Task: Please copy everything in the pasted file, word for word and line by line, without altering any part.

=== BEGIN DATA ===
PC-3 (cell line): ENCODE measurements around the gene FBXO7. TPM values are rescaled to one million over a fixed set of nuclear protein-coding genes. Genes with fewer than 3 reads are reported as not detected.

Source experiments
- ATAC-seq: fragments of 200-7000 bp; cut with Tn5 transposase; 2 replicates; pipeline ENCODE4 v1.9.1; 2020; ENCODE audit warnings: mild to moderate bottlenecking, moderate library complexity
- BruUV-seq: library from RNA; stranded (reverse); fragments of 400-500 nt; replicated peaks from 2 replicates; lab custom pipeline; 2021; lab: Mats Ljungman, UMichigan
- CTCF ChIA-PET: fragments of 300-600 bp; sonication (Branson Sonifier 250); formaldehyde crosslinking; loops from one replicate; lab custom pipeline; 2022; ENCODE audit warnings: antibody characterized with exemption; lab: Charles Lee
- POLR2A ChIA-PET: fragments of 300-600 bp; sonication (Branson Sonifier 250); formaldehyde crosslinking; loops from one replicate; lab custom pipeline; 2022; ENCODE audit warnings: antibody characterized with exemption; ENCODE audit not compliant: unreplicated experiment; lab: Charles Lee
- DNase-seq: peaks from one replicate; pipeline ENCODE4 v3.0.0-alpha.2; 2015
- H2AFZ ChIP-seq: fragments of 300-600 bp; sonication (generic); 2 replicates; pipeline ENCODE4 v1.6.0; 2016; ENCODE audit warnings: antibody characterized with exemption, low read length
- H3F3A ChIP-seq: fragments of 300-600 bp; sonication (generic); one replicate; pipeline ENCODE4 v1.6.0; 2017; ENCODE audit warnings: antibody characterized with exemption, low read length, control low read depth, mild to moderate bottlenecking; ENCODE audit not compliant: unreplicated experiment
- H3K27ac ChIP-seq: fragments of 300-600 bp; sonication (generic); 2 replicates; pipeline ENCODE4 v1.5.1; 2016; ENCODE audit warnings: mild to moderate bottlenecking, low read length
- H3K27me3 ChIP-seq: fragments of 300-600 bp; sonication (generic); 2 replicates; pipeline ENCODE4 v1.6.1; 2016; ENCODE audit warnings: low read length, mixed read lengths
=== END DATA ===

PC-3 (cell line): ENCODE measurements around the gene FBXO7. TPM values are rescaled to one million over a fixed set of nuclear protein-coding genes. Genes with fewer than 3 reads are reported as not detected.

Source experiments
- ATAC-seq: fragments of 200-7000 bp; cut with Tn5 transposase; 2 replicates; pipeline ENCODE4 v1.9.1; 2020; ENCODE audit warnings: mild to moderate bottlenecking, moderate library complexity
- BruUV-seq: library from RNA; stranded (reverse); fragments of 400-500 nt; replicated peaks from 2 replicates; lab custom pipeline; 2021; lab: Mats Ljungman, UMichigan
- CTCF ChIA-PET: fragments of 300-600 bp; sonication (Branson Sonifier 250); formaldehyde crosslinking; loops from one replicate; lab custom pipeline; 2022; ENCODE audit warnings: antibody characterized with exemption; lab: Charles Lee
- POLR2A ChIA-PET: fragments of 300-600 bp; sonication (Branson Sonifier 250); formaldehyde crosslinking; loops from one replicate; lab custom pipeline; 2022; ENCODE audit warnings: antibody characterized with exemption; ENCODE audit not compliant: unreplicated experiment; lab: Charles Lee
- DNase-seq: peaks from one replicate; pipeline ENCODE4 v3.0.0-alpha.2; 2015
- H2AFZ ChIP-seq: fragments of 300-600 bp; sonication (generic); 2 replicates; pipeline ENCODE4 v1.6.0; 2016; ENCODE audit warnings: antibody characterized with exemption, low read length
- H3F3A ChIP-seq: fragments of 300-600 bp; sonication (generic); one replicate; pipeline ENCODE4 v1.6.0; 2017; ENCODE audit warnings: antibody characterized with exemption, low read length, control low read depth, mild to moderate bottlenecking; ENCODE audit not compliant: unreplicated experiment
- H3K27ac ChIP-seq: fragments of 300-600 bp; sonication (generic); 2 replicates; pipeline ENCODE4 v1.5.1; 2016; ENCODE audit warnings: mild to moderate bottlenecking, low read length
- H3K27me3 ChIP-seq: fragments of 300-600 bp; sonication (generic); 2 replicates; pipeline ENCODE4 v1.6.1; 2016; ENCODE audit warnings: low read length, mixed read lengths